BIO recently testified before the U.S. government on the intellectual property challenges our members face in various markets around the world. Among other matters, BIO recommended that the U.S. government designate India as a Priority Foreign Country, a designation that would lead to the consideration of trade sanctions for treaty violations. Specifically, BIO testified:
“In the healthcare space, only a few dozen innovative and patent protected medicines are on the market in India. Yet, in the last two years more than a dozen patents have been revoked, compulsory licensed or threatened to be compulsory licensed, or otherwise rendered unenforceable. In addition, several biotechnology inventions in the health and agricultural fields have been denied patent protection; these same products have been granted patents in many other jurisdictions around the world. There are perhaps other anti-IP actions that we do not yet know about. The fact that these same patents are valid around the world in both major and emerging markets reveals a clear lack of concern for protecting innovators in India, presumably for the benefit of India’s industry. The Indian government claims that it is taking these steps to keep the prices of medicines down and improve access to medicines. However, we contend that these actions are in reality a form of industrial policy designed to improve local commercial interests at the expense of U.S. biotechnology companies. These steps by the Indian government benefit in a very tangible manner its domestic pharmaceutical industry. The medicines being targeted, such as Bayer’s Nexavar, Pfizer’s Sutent, BMS’ Sprycel, Roche’s Tarceva, and Novartis’ Glivec, are highly specialized anti-cancer medicines that benefit a small fraction of India’s patient population, and only those who can already afford the highly specialized medical talent and facilities to properly diagnose and treat the relevant forms of cancer. Yet, to our knowledge, only one of these medicines (Glivec) appears on India’s National List of Essential Medicines.
“No amount of patent revocations, compulsory licenses, enhanced efficacy requirements, or other methods to render patent rights unenforceable will address any of the systemic healthcare problems plaguing India. The real tragedy underlying the anti-IP rhetoric is not simply that it diverts attention away from the real problems of access to health care that many millions of Indians face, but that it undermines India’s goal of becoming a healthcare and science innovator. There are companies around the world interested in collaborating in research, science and the development of medicines in India. These measures make it difficult, and often impossible, for such deals to happen. In our view, this is a problem for innovators in India as the deals will simply go to other countries with more respect for IP rights. Nonetheless, a number of our member companies continue to strive to be successful and to help the Indian poor through patient assistance programs which provide the medicine for free or even below generic price to the poor, creative licensing strategies to allow Indian generic companies to manufacture medicines to reduce cost, technology improvements to enhance storage life of medicines to survive the lack of infrastructure in India, and many more initiatives that contribute to addressing the healthcare burden in India. Yet, American companies cannot fix this problem alone. And the current set of IP policies impedes them from doing more. The government of India spends around 1% of the country’s GDP on healthcare. That is lower than all other emerging economies and even lower than several heavily indebted nations. India’s vast economic growth over the last decade has clearly not been matched by an equivalent increase in public spending by the government.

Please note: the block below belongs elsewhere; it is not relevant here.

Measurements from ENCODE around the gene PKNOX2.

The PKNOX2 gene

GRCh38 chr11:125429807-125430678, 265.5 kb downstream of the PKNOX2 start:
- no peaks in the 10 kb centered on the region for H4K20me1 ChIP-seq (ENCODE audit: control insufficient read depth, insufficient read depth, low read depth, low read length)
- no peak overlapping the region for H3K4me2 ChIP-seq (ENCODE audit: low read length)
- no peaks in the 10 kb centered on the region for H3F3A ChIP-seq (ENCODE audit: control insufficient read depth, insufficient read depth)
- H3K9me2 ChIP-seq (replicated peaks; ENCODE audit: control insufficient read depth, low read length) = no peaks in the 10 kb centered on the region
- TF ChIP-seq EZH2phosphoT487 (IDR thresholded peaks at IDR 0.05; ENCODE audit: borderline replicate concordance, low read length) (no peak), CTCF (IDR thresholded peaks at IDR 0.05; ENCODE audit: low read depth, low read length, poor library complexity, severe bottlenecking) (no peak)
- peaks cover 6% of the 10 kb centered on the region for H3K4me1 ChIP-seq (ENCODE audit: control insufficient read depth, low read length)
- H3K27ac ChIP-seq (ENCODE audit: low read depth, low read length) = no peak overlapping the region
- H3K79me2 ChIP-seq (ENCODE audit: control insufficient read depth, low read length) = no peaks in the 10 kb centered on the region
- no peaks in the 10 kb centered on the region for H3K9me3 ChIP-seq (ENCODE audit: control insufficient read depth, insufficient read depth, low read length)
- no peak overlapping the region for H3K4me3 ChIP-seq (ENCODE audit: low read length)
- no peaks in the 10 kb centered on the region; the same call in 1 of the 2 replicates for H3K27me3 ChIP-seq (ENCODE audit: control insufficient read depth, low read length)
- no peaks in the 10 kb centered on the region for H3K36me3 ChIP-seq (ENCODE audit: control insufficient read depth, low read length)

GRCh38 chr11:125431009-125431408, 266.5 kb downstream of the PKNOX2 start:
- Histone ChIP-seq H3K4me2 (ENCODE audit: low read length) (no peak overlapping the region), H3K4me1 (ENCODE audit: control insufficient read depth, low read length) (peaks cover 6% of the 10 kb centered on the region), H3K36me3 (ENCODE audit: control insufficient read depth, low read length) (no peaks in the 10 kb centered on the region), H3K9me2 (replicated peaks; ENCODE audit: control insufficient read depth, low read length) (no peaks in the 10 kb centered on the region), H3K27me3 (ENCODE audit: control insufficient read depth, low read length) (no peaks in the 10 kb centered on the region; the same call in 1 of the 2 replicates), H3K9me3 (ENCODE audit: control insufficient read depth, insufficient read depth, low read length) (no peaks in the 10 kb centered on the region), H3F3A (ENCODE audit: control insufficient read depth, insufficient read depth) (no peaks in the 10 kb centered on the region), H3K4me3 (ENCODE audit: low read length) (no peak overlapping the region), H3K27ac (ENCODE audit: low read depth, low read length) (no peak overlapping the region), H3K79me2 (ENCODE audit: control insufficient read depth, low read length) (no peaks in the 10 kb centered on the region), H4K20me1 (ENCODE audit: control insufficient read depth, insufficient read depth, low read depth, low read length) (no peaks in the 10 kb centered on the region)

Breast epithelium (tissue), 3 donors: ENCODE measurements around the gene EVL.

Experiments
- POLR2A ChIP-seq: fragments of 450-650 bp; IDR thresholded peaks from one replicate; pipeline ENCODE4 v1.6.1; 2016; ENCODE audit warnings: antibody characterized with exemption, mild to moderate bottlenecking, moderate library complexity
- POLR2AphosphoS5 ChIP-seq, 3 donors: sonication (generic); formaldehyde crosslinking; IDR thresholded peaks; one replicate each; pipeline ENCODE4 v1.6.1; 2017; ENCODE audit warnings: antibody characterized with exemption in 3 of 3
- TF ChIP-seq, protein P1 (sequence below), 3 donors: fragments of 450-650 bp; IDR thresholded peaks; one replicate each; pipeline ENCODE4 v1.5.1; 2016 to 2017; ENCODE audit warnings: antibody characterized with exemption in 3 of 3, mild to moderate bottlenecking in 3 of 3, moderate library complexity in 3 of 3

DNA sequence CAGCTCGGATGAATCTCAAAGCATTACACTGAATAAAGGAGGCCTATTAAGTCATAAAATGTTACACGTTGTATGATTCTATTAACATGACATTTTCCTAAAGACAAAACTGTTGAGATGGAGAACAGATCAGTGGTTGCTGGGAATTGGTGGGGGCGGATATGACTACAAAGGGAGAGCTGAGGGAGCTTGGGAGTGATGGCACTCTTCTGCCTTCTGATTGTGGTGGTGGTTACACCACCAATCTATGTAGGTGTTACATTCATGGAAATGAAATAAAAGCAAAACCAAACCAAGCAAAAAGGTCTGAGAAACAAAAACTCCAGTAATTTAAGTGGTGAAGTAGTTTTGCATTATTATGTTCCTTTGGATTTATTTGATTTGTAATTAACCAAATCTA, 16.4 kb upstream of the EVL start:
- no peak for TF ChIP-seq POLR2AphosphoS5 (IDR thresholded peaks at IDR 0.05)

“While it may not be our place to set priorities for the Indian government, we wish to point out both the significant costs of its current approach in undermining its potential as a global biotech innovator, and observe that the benefits to healthcare in India, to the extent they exist at all, would not appear to offset these costs.”